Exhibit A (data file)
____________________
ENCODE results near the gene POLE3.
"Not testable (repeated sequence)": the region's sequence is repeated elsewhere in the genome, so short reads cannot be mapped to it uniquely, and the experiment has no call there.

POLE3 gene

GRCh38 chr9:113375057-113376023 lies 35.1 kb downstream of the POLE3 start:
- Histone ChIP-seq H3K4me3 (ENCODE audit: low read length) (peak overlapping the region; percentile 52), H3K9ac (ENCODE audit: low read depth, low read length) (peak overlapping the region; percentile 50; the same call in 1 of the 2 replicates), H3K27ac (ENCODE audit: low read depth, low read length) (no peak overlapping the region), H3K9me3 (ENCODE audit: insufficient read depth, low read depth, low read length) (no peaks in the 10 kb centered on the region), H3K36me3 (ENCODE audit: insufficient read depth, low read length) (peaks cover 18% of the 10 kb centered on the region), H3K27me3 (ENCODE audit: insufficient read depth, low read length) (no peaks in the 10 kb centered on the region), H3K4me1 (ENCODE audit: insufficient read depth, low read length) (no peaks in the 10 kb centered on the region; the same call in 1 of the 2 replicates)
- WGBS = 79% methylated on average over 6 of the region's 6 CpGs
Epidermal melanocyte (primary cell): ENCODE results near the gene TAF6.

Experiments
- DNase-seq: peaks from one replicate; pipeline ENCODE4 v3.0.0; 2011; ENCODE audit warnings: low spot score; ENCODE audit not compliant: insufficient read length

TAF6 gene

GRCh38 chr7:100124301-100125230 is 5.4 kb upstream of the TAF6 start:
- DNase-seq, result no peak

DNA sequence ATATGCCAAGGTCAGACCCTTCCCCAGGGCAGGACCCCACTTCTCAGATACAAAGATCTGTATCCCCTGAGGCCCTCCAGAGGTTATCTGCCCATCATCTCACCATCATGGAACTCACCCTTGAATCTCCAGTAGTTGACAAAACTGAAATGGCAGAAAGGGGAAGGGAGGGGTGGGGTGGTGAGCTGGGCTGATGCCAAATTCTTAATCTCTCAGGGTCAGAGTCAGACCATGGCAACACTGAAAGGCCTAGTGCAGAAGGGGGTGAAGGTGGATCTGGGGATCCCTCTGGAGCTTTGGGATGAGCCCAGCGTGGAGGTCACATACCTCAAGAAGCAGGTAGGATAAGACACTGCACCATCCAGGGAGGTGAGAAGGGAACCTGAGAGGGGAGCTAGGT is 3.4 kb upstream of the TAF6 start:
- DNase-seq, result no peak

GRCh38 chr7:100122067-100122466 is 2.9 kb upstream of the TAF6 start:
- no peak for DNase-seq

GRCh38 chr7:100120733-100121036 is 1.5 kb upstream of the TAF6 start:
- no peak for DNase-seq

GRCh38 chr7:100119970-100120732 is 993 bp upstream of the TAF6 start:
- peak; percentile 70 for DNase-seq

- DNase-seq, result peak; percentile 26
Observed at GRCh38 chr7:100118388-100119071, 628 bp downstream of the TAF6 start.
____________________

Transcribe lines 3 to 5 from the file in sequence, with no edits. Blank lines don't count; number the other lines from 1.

POLE3 gene

GRCh38 chr9:113375057-113376023 lies 35.1 kb downstream of the POLE3 start:
- Histone ChIP-seq H3K4me3 (ENCODE audit: low read length) (peak overlapping the region; percentile 52), H3K9ac (ENCODE audit: low read depth, low read length) (peak overlapping the region; percentile 50; the same call in 1 of the 2 replicates), H3K27ac (ENCODE audit: low read depth, low read length) (no peak overlapping the region), H3K9me3 (ENCODE audit: insufficient read depth, low read depth, low read length) (no peaks in the 10 kb centered on the region), H3K36me3 (ENCODE audit: insufficient read depth, low read length) (peaks cover 18% of the 10 kb centered on the region), H3K27me3 (ENCODE audit: insufficient read depth, low read length) (no peaks in the 10 kb centered on the region), H3K4me1 (ENCODE audit: insufficient read depth, low read length) (no peaks in the 10 kb centered on the region; the same call in 1 of the 2 replicates)